The United States spends more on health than any other economically comparable country, yet sees a consistently mediocre return on this investment. In my last piece, I argued that this is because the U.S. invests overwhelmingly in medicine and curative care, at the expense of the social, economic, and environmental determinants of health—factors like quality education and housing, air and water safety, and nutritious food. A deeper investment in contextual factors like these can help create healthy societies and prevent disease before it occurs.
In making the case for this investment, it is important to make clear that a shift toward stopping disease before it starts does not mean pulling resources away from doctors and hospitals—our first line of defense when disease strikes. The history of fire prevention in the U.S. is perhaps the best example of how prevention does not have to come at the expense of cure.
Firefighting has a long history, dating back to the Roman era. However, modern fire prevention is largely the result of two tragedies that occurred on October 8, 1871. That was the day that both the Great Chicago Fire and the Wisconsin Peshtigo Fire broke out. The Great Chicago Fire took the lives of over 300 people, left 100,000 homeless, destroyed over 17,400 structures, and burned through over 2,000 acres. The Peshtigo Fire—the worst forest fire in U.S. history—destroyed 16 towns and claimed over 1,000 lives.
These blazes were so destructive that they changed attitudes toward fire safety in the U.S. Not long after the Great Chicago Fire, the city began to mark the anniversary of the event with festivities. On the fire’s 40th anniversary, the Fire Marshals Association of North America chose to formalize the occasion, using the day to promote fire prevention education. Starting in the early 1920s, Fire Prevention Week has been marked annually on the Sunday through Saturday period during which October 9 falls, and went on to become the longest-running public health and safety observance on record. Calls for a prevention focus, with firefighters taking a leading role in these efforts, were also amplified in the media during the 1920s, further publicizing the call to stop fires before they start.
Since then, fire prevention has become an important part of how we view fire safety in the U.S. and made a clear difference in the number of deaths and injuries caused by fires. In 1977, there were 723,500 home fires in this country, with 5,865 civilian deaths and 21,640 injuries. In 2015, those numbers had been cut to 365,500 home fires, with 2,650 civilian deaths and 11,075 injuries.
The success of prevention has not been limited to reducing home fires. Between 1980 and 2013, vehicle fires declined by 64%, and building fires declined by 54%.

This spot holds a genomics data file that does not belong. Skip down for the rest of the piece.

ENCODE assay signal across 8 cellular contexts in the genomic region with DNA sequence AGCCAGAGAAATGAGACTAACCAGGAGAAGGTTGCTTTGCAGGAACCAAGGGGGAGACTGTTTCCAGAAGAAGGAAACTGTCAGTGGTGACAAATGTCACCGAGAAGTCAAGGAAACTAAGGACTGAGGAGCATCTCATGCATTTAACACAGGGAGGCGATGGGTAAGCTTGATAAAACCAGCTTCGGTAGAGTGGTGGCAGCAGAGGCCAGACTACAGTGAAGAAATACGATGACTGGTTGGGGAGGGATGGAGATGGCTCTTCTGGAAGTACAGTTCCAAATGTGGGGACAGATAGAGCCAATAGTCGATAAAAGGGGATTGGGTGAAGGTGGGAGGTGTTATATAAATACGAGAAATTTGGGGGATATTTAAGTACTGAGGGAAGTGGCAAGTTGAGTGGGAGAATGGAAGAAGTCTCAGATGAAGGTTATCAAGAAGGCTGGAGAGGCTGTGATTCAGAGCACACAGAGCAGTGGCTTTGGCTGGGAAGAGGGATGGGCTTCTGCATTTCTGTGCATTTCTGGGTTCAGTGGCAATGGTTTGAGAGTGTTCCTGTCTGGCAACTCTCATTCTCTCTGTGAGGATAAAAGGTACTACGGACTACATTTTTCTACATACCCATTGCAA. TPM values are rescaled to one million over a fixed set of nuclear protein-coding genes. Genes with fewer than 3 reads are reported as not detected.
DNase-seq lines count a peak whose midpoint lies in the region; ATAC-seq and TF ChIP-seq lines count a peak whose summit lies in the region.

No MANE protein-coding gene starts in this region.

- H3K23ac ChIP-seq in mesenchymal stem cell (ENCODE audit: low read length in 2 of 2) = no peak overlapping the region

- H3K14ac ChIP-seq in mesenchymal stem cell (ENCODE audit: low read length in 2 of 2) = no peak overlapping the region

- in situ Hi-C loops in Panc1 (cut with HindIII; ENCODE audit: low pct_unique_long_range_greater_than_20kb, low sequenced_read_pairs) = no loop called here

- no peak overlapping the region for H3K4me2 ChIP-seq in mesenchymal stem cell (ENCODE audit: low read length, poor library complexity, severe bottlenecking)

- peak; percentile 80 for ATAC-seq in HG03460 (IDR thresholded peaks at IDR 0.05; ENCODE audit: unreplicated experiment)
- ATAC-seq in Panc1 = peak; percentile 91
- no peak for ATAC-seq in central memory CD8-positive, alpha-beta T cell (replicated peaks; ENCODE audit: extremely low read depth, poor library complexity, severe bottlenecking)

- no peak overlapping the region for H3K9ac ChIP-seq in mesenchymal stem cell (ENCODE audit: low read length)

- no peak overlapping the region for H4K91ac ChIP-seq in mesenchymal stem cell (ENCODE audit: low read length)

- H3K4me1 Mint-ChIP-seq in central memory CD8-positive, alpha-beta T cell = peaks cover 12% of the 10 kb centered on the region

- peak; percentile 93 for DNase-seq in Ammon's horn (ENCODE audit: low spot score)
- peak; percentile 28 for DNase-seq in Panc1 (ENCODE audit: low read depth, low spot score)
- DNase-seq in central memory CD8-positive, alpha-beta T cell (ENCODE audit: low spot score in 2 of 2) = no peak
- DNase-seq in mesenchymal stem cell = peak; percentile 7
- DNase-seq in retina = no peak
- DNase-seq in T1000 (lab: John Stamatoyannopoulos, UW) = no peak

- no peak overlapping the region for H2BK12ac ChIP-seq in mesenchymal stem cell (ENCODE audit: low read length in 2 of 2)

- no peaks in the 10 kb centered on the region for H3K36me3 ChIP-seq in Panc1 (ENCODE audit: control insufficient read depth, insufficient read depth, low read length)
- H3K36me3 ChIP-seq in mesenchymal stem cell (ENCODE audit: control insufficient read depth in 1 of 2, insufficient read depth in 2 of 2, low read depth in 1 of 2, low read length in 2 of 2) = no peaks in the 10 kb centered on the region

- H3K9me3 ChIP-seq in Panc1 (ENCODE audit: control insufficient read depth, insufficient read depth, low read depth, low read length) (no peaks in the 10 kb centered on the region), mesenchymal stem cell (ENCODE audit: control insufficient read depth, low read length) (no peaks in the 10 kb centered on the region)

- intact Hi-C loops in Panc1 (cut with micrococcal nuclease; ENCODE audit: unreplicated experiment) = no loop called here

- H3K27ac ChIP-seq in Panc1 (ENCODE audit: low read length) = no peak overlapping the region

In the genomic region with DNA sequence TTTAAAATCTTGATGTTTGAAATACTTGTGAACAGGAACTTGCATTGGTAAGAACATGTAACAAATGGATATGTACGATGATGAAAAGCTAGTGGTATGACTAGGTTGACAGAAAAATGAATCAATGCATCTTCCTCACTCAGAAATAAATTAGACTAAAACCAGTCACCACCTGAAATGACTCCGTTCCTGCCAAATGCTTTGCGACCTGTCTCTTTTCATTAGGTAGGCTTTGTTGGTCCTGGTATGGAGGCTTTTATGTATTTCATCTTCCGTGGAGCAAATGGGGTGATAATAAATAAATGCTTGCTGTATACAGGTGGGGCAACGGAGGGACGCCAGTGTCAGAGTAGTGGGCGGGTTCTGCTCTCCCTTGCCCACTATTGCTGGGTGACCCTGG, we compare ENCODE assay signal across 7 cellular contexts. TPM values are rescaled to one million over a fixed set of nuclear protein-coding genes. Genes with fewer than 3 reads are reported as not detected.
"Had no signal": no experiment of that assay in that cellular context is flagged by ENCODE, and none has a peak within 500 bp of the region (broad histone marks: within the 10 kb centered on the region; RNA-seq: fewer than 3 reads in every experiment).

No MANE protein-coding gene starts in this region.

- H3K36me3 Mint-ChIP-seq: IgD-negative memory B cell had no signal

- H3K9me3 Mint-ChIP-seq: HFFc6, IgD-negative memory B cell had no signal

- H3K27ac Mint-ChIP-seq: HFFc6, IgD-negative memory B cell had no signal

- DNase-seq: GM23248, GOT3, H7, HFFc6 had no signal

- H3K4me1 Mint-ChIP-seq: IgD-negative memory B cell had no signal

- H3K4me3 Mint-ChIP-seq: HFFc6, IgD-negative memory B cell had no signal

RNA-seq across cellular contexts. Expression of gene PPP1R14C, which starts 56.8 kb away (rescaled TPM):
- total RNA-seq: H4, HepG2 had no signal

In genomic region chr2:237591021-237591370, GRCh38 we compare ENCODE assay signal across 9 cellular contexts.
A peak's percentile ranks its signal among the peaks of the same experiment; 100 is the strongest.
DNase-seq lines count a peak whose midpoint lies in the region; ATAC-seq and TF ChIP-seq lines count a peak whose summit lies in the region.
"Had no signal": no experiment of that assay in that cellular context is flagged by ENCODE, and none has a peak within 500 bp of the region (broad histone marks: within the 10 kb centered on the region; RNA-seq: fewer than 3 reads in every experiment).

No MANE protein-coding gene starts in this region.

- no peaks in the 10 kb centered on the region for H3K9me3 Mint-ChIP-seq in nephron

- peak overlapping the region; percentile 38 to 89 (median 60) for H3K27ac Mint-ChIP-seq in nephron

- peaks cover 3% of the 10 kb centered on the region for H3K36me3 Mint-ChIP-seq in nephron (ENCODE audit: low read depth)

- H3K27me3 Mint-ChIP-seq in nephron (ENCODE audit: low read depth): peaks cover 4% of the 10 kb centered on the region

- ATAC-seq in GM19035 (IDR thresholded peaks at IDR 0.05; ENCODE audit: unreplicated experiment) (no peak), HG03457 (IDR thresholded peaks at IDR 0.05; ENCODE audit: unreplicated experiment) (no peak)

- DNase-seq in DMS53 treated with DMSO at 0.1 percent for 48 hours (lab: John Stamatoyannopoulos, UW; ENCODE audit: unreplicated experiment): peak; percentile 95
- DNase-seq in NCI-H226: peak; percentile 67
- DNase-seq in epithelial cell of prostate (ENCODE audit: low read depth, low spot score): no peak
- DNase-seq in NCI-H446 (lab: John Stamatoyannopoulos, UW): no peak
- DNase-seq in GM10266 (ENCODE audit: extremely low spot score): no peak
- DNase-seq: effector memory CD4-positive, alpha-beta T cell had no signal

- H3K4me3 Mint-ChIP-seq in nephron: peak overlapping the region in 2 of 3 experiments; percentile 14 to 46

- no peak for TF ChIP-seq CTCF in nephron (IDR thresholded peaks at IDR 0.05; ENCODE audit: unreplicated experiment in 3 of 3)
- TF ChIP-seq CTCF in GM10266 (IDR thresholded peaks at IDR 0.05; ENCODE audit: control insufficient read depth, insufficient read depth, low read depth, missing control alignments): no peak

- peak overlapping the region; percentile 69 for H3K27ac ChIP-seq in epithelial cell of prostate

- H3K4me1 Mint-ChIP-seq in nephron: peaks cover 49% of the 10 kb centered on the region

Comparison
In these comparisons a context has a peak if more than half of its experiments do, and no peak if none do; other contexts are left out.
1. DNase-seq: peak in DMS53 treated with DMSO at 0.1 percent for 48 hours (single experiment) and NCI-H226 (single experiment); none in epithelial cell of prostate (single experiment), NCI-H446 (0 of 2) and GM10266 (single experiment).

Why has prevention been so effective? Most fires are caused by correctable human error, or the absence of safety systems like smoke alarms and sprinklers. For this reason, preventive steps like fire education and installing smoke alarms can do much to create a safer environment. Simply adding smoke alarms, for example, can reduce the risk of dying in a reported home fire by half. Fire education can help to discourage unsafe behavior, and encourage individuals and families to develop a means of escape in the event of fire.
Critically, the success of these efforts has not come at the expense of the people and organizations that fight fires when prevention falls short. Quite the opposite—as we have reduced the number of fires, the number of firefighters has actually increased. Despite the fact that there are 50% fewer home fires than there were 30 years ago, there are about 50% more career firefighters; 237,750 in 1986 to 345,600 in 2015.
This increase has roughly coincided with a rise in government expenditures on local fire protection. Adjusted for inflation, this spending increased by 170% between 1980 and 2014, rising from $16.4 billion to $44.2 billion.
The history of fire prevention in the U.S. demonstrates that the rise of prevention does not necessitate the decline of cure. Our investment in reducing fires by creating an environment where they are less likely to occur has clearly paid off, yet this success has not changed our commitment to maintaining a network of professional firefighters, ready to respond in case of emergency. Further, we have managed to integrate a prevention focus into the work of these professionals—local fire departments often play a leading role in promoting prevention—demonstrating that the priorities of prevention and cure are not mutually exclusive.
What is the takeaway here for health? In the U.S., our investment in population health vs. curative care does not come anywhere near the balance struck by our fire preparedness infrastructure. Rather, our investment is deeply lopsided in favor of cure. The argument for greater focus on population health is not a case against this investment; it is a case against this lopsidedness. It stresses that a world with fewer “fires”—less disease—is beneficial to us all, even as we wish to always have well-resourced professionals on hand who can put out fires when they happen, and cure disease when it strikes. Such a world would reflect the high value we place on health, as we pursue wellbeing using every tool at our disposal, with prevention and cure working together to create a safer, healthier society.
Sandro Galea is a professor and Dean of Boston University School of Public Health. His book, Healthier: Fifty thoughts on the foundations of population health, was published in June. Follow him on Twitter: @sandrogalea.